January 24, 2011
Growth spurt: More farms at Jewish buildings seeding food awareness
After the unexpected death of his 26-year-old daughter Jessica last August, Dane Kostin found himself searching for a fitting memorial, a project that would benefit the community and provide an appropriate tribute to a daughter who loved cooking with fresh, seasonal vegetables.
Thus was born Jessie’s Community Gardens, a nonprofit trying to set up small-scale gardening operations at community facilities throughout the Hartford, Conn. area.
This spring, the first garden will be dug on the grounds of the local Jewish federation. Another will be installed at
“It could gather volunteers to do mitzvah projects. It could provide food for the needy. It could do any number of things that we were thinking about,” Kostin told JTA.
Across the country, similar ideas have prompted synagogues, JCCs, day schools and camps to turn over hundreds of acres of land for growing vegetables in recent years.
The gardens are tangible manifestations of the exponential growth of Jewish community interest in contemporary food issues,
In Denver, a five-acre organic farm on the grounds of the Denver Academy of Torah called Ekar produced 8,000 pounds of vegetables last season for the local Jewish food pantry. In Toronto, Kavanah Garden donated 400 pounds to a local Jewish organization where volunteer chefs prepared food and distributed it the homeless. More than 1,200 people have visited the garden.
At Camp Ramah Darom in Georgia, a small garden started in 2003 has grown into an entire sustainability track that now sends campers to help out at a nearby organic farm during the summer. Beth Sholom Congregation in Philadelphia grows, among other things, flowers that are brought to patients in hospitals and nursing homes. And the JCC Grows program, run from the JCC Association in New York, provides grants to centers across the country to establish community gardens.
There is a growing network of more than 100 Community Supported Agriculture projects, or CSAs, housed at Jewish institutions.
“It’s only recently—I think in the last three to four years, even in the last two years—there’s been a little bit of a tipping point both in the Jewish community and in the mainstream,” said Daron Joffe, an organic farming entrepreneur in Atlanta who says he’s helped establish some 20 gardens at Jewish community facilities.
After the Marguiles family of Illinois moved its envelope factory to Geneva, Ill., in 1999, it found it had several acres of land at its disposal. So Fred Marguiles, a rabbi, found a farmer who planted corn and soybeans that he raised through conventional methods, employing chemical pesticides and fertilizers.
“That went on for about 10 years—until we went to a Hazon food conference,” Marguiles said.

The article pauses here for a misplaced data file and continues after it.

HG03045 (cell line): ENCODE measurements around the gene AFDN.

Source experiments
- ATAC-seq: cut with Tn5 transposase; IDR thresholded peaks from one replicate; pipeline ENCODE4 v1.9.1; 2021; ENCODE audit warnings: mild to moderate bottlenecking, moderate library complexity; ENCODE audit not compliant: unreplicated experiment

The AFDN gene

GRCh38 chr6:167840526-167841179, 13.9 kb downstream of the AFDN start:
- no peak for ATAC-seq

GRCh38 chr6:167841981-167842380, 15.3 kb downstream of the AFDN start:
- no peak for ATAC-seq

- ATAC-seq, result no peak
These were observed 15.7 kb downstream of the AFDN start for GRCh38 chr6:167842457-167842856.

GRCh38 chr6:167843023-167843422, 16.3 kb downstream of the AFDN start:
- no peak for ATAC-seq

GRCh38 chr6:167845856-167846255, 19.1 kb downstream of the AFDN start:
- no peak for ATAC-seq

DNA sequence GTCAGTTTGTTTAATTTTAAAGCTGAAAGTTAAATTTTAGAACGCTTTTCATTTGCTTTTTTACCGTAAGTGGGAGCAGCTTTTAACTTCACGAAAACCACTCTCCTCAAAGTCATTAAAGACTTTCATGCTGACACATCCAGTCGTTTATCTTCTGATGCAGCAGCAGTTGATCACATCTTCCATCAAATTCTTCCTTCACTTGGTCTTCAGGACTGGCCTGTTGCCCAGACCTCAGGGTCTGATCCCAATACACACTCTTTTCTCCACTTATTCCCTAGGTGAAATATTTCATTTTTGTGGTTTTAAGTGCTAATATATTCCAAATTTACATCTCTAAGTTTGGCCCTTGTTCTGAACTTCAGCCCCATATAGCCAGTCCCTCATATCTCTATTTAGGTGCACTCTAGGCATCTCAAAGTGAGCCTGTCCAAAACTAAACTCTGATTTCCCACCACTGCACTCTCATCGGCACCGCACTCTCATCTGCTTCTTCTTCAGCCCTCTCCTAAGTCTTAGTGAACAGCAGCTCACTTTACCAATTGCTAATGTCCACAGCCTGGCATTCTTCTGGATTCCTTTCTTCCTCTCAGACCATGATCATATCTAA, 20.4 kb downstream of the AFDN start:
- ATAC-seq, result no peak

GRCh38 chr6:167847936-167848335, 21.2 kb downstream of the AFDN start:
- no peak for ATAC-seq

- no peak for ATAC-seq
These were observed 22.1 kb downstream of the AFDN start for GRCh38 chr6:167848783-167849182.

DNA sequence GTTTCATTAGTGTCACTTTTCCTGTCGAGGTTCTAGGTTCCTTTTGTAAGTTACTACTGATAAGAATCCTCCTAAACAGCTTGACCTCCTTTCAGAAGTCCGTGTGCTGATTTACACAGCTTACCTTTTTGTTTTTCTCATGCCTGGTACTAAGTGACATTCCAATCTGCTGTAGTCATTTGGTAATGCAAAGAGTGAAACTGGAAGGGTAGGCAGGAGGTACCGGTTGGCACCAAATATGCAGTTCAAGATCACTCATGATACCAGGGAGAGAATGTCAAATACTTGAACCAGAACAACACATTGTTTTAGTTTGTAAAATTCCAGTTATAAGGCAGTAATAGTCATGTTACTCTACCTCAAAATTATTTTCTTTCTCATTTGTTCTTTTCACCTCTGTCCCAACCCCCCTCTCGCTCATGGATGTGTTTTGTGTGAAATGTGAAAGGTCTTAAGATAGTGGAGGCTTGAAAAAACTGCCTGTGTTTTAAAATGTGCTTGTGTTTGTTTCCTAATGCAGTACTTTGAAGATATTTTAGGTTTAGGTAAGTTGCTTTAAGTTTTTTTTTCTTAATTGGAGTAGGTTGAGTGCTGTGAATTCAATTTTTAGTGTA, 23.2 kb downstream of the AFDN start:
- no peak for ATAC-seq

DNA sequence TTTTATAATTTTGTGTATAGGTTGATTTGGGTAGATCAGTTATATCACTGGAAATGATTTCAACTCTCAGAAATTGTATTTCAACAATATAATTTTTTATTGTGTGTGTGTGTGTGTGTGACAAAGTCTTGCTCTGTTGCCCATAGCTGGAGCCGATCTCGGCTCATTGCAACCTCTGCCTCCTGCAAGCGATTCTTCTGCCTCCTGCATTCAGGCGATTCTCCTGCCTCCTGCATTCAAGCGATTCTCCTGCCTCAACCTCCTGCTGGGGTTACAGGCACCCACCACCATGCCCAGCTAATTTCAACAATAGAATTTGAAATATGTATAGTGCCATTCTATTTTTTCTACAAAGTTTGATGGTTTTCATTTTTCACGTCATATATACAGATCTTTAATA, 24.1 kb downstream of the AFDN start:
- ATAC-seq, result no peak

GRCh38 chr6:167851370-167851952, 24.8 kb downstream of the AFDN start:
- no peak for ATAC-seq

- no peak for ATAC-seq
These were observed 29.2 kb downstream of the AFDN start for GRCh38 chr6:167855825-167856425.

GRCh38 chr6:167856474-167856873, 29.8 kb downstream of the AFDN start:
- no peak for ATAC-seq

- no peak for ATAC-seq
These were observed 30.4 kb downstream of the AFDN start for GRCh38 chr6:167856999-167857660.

Today the land, called Pushing the Envelope Farm, is organic, and is used for a wide range of purposes. A Jewish Sunday school meets on the grounds, plots are tended by factory workers and Burmese refugees, and a Sukkot retreat was held last fall.
While impetus for establishing the gardens varies, many trace their inspiration to Hazon, the country’s largest Jewish environmental organization and a leader of what it calls the “new Jewish food movement.”
It was after attending a Hazon event in California that Rabbi Hyim Shafner of the Orthodox Congregation Bais Abraham in St. Louis, Mo., decided to start a garden on the shul’s grounds. Besides the educational potential, Shafner hoped to use the produce to feed the needy. But things didn’t quite pan out.
“It was a bad year for tomatoes,” Shafner said. “But we got a lot of other things.”
At the Jewish Community Center of Greater Ann Arbor, Mich., a small garden at the early childhood center grows horseradish for Passover, potatoes for Chanukah latkes and ornamental gourds to decorate sukkahs. Last season, the beds produced 100 pounds of vegetables.
“I was surprised how involved the teachers became and how involved the parents became,” said Noreen DeYoung, the director of early childhood programs.
Among the many benefits, organizers of the gardens invariably cite the success they have had in building bridges beyond the Jewish community. In Denver, 40 organizations have been involved in Ekar, and about half the participants have been non-Jews, according to Ilan Salzberg, who runs the farm. Ekar offers small community plots where, for a modest fee, anyone can plant vegetables of their choosing.
“I think it’s the right idea at the right time,” Salzberg said. “People love to work on something that is meaningful, that has tangible results and that connects you to the soil, connects you to the land, connects you to other people. This does all that.”
That diversity of applications is also what fired up Kostin’s imagination.
In his vision, Jessie’s Community Gardens will have elderly residents at the Jewish nursing home wheeling their chairs underneath raised plant beds, needy local families enjoying fresh produce grown on Jewish property and Jewish children learning about their own agricultural traditions. He also sees the potential for using the gardens to help families like his who are struggling with grief.
“It really resonated with us on multiple levels,” Kostin said of the garden idea. “All these kinds of things form the basis of what we’re doing.”
(JTA intern Lauren Greenberg contributed to this story.)